If you knew that your body already had a natural resource preserved for postpartum that will help you avoid ‘the baby blues,’ would you use it? Well, guess what? It does. The placenta, a fruit of your womb, is Mother Nature’s gift to help you during your postpartum recovery. While Western culture might think of eating the human placenta as disgusting, placenta encapsulation gives us a more pleasing way of ingesting it.
Amidst the joy of parenthood, the Postpartum Support International reports that close to 80% of women suffer from some form of mood instability after giving birth, often known as the ‘baby blues.’ For most women, the baby blues go away within a few days or a week, the symptoms are not severe and they do not need treatment. But for 15 - 20% of women, these mood swings, weepiness, feelings of sadness, anxiety and overwhelmingness are severe enough to be considered postpartum depression (PPD). PPD can develop any time within the first year after childbirth and, in addition to the mood instabilities mentioned before, may also include thoughts of inflicting harm on yourself or your baby.
Many women who seek the help of health professionals to manage their PPD are offered prescription drugs and counseling. But the pregnancy process itself offers a natural treatment for many of the symptoms of PPD – the placenta.
The placenta plays a critical role during pregnancy, acting as an interface between mother and child, with the blood supplies of each coming into close enough proximity to exchange vital substances such as oxygen, glucose, and amino acids. The placenta also produces the hormones that help the mother maintain the pregnancy.
After the baby's born, the placenta comes out and is usually examined by medical personnel to ensure it's intact. The hospital will frequently dispose of the placenta after analysis, unless the parents specifically request it and sign a waiver for its release.
Scientific research shows that the human placenta is rich in vitamins, minerals and nutrients that can help the postpartum body recover more quickly. For example, low levels of serum iron can cause the excessive fatigue that plays a major role in the development of postpartum depression. Luckily iron supplemention, which the placenta is rich in, can treat these low levels of iron.
It is interesting to note that almost all mammal consume their placenta after birth. Not surprisingly, many women feel squeamish about the idea of ingesting placenta. And while a placenta smoothie, omelet, or lasagna all sound quite unappetizing, specialists certified through Placenta Benefits learn a way to make the ingestion of placenta more amenable to mothers called placenta encapsulation. They clean the placenta, dehydrate it, grind it into powder and put the powder into vegetarian capsules the mother can take a few times per day.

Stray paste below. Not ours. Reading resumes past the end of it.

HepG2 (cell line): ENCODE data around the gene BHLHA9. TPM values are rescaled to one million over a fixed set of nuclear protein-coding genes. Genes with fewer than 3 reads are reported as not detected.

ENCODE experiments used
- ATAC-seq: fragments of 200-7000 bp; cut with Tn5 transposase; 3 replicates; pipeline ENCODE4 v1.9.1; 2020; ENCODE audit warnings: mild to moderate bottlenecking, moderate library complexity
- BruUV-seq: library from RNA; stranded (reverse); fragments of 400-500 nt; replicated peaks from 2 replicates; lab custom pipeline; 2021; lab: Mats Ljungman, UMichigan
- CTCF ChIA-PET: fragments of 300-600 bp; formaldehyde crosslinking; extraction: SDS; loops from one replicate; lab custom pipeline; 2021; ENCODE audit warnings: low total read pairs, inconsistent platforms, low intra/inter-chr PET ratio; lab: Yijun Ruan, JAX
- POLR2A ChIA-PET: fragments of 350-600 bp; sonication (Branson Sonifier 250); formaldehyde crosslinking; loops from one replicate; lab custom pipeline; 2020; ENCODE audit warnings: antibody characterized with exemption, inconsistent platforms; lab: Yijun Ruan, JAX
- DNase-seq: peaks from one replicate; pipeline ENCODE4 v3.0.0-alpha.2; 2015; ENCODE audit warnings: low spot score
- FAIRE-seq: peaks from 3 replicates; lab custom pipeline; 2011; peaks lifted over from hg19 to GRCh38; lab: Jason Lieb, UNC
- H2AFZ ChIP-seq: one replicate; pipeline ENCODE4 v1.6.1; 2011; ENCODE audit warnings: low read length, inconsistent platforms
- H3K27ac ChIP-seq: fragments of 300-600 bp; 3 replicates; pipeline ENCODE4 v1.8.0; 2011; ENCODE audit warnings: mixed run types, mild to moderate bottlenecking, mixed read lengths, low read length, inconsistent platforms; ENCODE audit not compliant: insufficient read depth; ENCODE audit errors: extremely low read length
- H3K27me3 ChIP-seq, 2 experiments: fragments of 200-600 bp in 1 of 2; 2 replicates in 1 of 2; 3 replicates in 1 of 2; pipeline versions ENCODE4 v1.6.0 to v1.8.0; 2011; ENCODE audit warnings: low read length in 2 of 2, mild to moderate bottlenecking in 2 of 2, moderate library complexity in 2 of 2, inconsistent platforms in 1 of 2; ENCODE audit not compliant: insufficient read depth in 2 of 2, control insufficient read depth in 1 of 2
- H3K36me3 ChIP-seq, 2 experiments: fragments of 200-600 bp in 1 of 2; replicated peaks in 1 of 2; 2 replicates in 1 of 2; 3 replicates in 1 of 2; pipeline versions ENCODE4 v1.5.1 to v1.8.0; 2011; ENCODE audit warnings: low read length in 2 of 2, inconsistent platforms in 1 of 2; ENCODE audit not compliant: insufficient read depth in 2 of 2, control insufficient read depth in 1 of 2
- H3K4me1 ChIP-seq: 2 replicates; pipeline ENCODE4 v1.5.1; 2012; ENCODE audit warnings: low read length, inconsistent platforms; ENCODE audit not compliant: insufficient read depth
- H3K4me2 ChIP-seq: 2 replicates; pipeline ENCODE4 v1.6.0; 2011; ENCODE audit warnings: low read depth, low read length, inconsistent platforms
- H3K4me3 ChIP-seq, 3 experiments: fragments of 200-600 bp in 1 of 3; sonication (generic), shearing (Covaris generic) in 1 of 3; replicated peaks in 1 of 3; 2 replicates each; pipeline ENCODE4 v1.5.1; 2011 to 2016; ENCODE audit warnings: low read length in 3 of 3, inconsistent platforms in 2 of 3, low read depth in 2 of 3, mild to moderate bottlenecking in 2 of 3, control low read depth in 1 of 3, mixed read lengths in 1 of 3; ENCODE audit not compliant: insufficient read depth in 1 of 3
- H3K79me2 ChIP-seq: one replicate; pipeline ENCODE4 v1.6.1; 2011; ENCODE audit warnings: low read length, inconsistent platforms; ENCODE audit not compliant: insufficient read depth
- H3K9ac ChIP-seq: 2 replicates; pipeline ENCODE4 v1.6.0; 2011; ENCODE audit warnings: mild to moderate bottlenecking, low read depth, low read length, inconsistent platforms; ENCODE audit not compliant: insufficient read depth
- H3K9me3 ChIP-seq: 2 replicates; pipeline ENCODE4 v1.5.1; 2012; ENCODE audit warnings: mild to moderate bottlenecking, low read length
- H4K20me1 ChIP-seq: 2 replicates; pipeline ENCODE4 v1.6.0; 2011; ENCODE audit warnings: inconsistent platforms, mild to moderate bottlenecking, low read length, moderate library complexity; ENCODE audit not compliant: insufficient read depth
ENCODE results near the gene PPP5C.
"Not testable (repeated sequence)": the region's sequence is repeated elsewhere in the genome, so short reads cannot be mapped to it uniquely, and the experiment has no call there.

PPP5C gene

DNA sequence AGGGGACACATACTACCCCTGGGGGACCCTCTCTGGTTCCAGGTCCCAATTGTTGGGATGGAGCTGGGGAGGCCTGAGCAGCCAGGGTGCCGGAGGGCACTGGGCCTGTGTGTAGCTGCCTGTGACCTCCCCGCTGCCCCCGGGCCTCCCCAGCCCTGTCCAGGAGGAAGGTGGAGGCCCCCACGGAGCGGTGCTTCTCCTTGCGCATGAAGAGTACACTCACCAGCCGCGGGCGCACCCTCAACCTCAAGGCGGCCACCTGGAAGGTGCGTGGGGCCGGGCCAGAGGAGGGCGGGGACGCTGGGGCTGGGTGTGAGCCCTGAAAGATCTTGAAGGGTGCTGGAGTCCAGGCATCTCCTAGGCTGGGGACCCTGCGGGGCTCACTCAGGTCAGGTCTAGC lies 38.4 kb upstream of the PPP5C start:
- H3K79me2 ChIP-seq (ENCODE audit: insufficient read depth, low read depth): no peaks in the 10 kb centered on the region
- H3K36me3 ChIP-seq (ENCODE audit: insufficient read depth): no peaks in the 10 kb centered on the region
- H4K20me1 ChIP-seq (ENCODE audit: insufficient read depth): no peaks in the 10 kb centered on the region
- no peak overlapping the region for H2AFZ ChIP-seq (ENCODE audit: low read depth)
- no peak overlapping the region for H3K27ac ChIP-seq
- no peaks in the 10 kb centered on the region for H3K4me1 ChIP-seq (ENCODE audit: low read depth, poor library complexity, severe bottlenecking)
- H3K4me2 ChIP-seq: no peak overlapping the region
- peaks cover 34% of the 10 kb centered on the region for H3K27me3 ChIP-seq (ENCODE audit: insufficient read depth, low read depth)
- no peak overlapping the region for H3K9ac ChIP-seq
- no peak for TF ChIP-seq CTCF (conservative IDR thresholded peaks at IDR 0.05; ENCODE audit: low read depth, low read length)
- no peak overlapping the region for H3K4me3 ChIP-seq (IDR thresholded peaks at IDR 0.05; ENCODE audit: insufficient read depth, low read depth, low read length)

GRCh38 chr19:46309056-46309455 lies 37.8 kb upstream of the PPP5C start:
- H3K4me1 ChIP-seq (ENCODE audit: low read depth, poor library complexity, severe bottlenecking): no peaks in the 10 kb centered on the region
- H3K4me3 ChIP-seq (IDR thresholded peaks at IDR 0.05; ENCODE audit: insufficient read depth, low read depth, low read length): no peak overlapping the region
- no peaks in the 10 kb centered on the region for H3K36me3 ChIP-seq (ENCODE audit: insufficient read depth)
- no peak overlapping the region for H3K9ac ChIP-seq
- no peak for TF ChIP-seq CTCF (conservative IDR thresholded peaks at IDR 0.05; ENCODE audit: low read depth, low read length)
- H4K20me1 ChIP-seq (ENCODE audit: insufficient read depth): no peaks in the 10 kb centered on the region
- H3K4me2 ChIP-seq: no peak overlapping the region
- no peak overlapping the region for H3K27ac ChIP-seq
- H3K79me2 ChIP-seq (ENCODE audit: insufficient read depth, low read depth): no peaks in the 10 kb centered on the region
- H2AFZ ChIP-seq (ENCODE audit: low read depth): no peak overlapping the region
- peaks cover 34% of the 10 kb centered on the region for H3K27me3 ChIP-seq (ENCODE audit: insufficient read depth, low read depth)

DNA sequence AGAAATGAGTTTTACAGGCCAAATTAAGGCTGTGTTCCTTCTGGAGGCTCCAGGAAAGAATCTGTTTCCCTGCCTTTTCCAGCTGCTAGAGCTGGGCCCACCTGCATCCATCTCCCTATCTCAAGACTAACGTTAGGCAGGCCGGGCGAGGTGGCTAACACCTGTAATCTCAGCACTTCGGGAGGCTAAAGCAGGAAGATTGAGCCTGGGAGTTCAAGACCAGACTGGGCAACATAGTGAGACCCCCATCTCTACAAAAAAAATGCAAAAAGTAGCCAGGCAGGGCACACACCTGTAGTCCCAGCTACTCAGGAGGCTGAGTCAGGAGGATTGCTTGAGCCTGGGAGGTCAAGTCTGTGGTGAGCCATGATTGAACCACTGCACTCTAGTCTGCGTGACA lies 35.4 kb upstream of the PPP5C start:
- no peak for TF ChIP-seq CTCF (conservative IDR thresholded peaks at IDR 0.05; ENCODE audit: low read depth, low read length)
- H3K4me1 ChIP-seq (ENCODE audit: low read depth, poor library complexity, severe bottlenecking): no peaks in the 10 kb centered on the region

Anecdotally, we are discovering placenta capsules are very beneficial for helping to ease or completely relieve symptoms of the ‘baby blues,’ making the transition to motherhood easier on women. Mothers using placenta capsules report an increase in milk supply and increased energy. For those who have previously experienced PPD, placenta capsules might decrease the incidence of recurrence.
Utilizing encapsulated placenta for postpartum recovery is not a common practice in Western culture. However, Eastern medicine is quite familiar with the practice and the benefits can be seen in mothers who choose to use their placenta in this way. The body has an innate ability to heal itself. Use your body’s natural reserve for postpartum recovery.
Fallon L Green, PES, is Director of Within Wellness and Birthing, a Placenta Encapsulation Specialist and Postpartum Doula. Her Empowered Mama class series educates women on how to live life passionately and enjoy their postpartum recovery. Visit her website at www.withinwellnessandbirthing.com to learn more about Placenta Encapsulation. Become a Fan onFacebook!
The information in this article is not medical advice. This information is not meant to treat, diagnose, prescribe or cure anything during your pregnancy, birth, or postpartum time. Always check with your care provider before following any advice from TheOnlyBabyStop.com.